Anti-Government Protests Roil Egypt
Amid Protests, Egypt's D.C. Lobbyists Draw Scrutiny
In Washington, there's an old saying: Everyone has a lobbyist.
That includes foreign governments. And as protests rage in Egypt, that government's paid lobbyists are suddenly under scrutiny.
An analysis by the Sunlight Foundation shows the lobbying group that Egypt employs is making literally hundreds of contacts each year with lawmakers, Capitol Hill staffers and officials at the State Department and the Pentagon.
Lobbyists In Action
Last summer, Sens. John McCain and Russ Feingold introduced a bipartisan resolution criticizing the Egyptian government. It called on Cairo to stop arbitrary detention and torture, and ensure free elections.
Advocates on both sides started contacting senators. Mississippi Republican Roger Wicker says he spoke with the Egyptian ambassador, with a human rights group and with former GOP Rep. Bob Livingston.
Livingston called because the Egyptian government is one of his clients. Since 2007, the Mubarak government has employed Livingston and two other top lobbyists: former Democratic Rep. Toby Moffett and Tony Podesta, one of the most influential Democratic lobbyists in town these days.
They all either declined or didn't respond to interview requests.
The human rights resolution they opposed never got voted on. Wicker says he "expressed concerns" that slowed it down, as did other senators.
"I didn't do anything from a parliamentary standpoint," Wicker says. "I didn't object. I didn't place a hold on the resolution."
And, the senator says, his stand was not related to an $800 million shipbuilding contract in his home state. A shipyard there is building four missile ships for the Egyptian navy.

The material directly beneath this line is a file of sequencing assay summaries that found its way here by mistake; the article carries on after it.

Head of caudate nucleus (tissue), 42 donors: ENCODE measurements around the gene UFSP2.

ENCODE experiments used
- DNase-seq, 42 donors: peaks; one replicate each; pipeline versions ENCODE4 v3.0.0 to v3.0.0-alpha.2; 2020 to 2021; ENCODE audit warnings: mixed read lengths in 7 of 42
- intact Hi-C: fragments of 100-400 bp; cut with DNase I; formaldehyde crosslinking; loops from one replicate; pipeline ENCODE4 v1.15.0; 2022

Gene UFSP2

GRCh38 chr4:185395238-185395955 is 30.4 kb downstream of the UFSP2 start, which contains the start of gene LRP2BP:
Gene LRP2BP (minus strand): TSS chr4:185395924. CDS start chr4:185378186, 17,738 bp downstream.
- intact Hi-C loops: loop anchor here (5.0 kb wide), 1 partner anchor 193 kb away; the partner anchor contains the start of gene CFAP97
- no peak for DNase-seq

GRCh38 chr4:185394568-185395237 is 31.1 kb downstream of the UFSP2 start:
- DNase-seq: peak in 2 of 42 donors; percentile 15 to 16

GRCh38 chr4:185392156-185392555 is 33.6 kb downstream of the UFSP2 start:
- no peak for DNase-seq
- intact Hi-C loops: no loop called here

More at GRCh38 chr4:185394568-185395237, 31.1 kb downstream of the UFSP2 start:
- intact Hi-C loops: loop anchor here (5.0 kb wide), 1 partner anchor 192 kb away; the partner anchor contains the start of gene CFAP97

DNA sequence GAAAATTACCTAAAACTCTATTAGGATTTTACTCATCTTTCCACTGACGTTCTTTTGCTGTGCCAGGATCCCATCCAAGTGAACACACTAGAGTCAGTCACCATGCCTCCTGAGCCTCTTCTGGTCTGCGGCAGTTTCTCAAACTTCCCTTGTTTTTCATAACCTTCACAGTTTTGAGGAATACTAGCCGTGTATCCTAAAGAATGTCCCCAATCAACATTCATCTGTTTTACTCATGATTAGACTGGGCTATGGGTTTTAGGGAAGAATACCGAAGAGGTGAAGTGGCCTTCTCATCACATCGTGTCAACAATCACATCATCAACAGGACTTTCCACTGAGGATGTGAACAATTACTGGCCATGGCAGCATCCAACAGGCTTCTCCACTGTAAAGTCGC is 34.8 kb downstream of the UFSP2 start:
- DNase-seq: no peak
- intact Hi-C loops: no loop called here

Last spring, the keel was laid for the first ship. Livingston flew down for the ceremony.
"It's a photo op," says Bill Allison, editorial director of the Sunlight Foundation, which has been analyzing the disclosure records from lobbyists for foreign governments. "It's very similar to when members of Congress have the earmarks and pose with the giant checks."
The agenda item for many of the contacts between the Livingston-Moffett-Podesta partnership and government officials is arms sales. Every year, the U.S. sends Egypt $1.3 billion — and Egypt sends it back for purchases of U.S.-made weaponry.
The mainstay of the Egyptian air force is the F-16 fighter, and the big, turreted tanks at Tahrir Square last week were M1A1s. Both are made in America by General Dynamics — a big defense contractor that is also Podesta's lobbying client.
So when it's time to bring Egyptian military buyers together with U.S. contractors, Allison says, the Podesta firm is in a sweet spot.
"By advocating for the interests of both sides of the deal ... it's almost like they can't lose," he says.
But even if it is good for the lobbyists, why exactly does Cairo need to hire lobbyists in Washington, when it already has an ambassador and an embassy full of attaches?
Mostly, it's about Congress.
As Michele Dunne, a Middle East expert with the Carnegie Endowment for International Peace, puts it: "I think they've been able, to some extent, to call on their personal relationships ... with members of Congress and ability to get their telephone calls through."
Dunne has been in and out of Cairo for years — with the State Department as well as the Carnegie Endowment. And she's noticed something:
"I'm pretty sure the U.S. does not have lobbyists in Cairo." Copyright 2011 National Public Radio. To see more, visit http://www.npr.org/.